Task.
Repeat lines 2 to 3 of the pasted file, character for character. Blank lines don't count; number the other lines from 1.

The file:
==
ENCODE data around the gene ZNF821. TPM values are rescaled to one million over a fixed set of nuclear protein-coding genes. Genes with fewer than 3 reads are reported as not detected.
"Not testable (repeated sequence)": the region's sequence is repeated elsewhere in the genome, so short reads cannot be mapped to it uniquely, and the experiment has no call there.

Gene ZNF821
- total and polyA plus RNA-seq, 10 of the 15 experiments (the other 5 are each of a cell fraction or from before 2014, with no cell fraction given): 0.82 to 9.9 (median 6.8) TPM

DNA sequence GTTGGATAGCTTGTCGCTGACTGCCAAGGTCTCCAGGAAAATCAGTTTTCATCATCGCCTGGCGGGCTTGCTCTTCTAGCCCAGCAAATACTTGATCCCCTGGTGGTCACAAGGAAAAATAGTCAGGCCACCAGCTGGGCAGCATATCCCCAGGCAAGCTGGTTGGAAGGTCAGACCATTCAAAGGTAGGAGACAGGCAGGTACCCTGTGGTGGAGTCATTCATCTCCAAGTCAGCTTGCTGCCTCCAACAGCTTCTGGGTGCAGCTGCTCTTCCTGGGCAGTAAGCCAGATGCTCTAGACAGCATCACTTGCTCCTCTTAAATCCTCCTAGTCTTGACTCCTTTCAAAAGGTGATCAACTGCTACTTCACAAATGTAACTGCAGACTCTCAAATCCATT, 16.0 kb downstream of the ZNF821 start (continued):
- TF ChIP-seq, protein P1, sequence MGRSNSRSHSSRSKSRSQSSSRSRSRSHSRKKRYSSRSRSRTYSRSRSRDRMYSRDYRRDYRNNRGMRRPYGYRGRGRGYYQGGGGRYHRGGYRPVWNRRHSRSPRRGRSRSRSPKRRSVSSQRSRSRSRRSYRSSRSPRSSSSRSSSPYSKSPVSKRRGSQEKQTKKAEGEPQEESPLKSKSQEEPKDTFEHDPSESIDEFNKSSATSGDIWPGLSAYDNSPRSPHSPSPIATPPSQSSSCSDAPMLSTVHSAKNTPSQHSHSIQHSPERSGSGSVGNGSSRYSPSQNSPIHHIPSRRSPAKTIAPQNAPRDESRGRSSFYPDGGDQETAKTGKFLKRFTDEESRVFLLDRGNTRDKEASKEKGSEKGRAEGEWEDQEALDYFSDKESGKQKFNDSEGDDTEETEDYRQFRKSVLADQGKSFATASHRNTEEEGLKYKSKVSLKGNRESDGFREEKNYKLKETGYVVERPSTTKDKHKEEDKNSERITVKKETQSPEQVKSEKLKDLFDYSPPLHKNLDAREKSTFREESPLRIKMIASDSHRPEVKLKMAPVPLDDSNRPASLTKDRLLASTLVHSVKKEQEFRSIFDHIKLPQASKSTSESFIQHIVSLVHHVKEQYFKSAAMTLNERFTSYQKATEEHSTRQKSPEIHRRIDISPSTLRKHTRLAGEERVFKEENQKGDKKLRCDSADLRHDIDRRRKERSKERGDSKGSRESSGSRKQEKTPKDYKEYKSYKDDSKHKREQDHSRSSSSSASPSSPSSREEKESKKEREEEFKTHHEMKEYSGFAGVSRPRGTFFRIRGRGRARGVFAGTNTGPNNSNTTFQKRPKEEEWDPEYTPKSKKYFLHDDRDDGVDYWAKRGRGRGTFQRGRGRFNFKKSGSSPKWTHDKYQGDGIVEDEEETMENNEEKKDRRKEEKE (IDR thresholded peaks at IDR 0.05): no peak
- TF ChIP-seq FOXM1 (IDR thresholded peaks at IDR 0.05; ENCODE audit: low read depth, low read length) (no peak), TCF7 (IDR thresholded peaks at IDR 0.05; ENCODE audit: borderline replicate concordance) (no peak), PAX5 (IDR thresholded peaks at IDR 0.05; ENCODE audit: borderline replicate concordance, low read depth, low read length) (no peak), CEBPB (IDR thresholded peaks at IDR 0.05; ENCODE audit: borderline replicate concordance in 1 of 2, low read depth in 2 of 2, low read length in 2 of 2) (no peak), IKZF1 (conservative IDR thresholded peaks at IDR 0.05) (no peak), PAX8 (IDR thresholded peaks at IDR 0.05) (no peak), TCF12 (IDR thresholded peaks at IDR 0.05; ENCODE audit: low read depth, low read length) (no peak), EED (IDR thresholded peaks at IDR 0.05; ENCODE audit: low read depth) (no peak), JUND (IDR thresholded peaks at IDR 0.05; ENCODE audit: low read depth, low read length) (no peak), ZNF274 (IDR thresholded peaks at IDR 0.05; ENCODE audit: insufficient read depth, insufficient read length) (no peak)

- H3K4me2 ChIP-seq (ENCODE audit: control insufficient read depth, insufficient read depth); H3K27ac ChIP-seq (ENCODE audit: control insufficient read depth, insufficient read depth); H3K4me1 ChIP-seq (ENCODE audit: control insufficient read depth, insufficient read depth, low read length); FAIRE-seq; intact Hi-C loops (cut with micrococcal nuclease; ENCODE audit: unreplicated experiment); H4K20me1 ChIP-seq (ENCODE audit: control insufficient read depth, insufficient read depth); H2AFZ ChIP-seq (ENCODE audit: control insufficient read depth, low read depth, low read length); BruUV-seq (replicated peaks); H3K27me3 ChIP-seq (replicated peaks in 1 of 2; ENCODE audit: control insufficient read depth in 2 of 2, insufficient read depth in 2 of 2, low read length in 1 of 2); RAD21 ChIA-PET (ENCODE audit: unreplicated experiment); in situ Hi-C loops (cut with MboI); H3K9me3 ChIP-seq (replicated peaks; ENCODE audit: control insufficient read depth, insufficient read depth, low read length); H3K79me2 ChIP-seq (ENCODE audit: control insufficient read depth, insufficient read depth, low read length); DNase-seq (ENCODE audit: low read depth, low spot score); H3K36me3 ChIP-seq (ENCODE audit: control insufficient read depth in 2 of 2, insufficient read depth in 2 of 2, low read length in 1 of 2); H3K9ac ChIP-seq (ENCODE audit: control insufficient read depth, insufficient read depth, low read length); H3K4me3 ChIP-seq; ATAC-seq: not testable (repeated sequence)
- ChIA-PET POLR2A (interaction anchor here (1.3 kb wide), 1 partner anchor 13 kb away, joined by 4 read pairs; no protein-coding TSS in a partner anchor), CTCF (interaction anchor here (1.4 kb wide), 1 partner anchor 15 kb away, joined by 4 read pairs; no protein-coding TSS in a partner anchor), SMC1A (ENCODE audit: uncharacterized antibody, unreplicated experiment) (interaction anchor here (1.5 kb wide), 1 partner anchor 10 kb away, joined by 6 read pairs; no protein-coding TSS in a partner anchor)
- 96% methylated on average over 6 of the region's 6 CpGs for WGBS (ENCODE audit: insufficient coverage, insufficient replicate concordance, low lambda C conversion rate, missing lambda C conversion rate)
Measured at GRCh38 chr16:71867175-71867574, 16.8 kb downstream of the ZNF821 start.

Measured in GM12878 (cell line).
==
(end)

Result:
"Not testable (repeated sequence)": the region's sequence is repeated elsewhere in the genome, so short reads cannot be mapped to it uniquely, and the experiment has no call there.

Gene ZNF821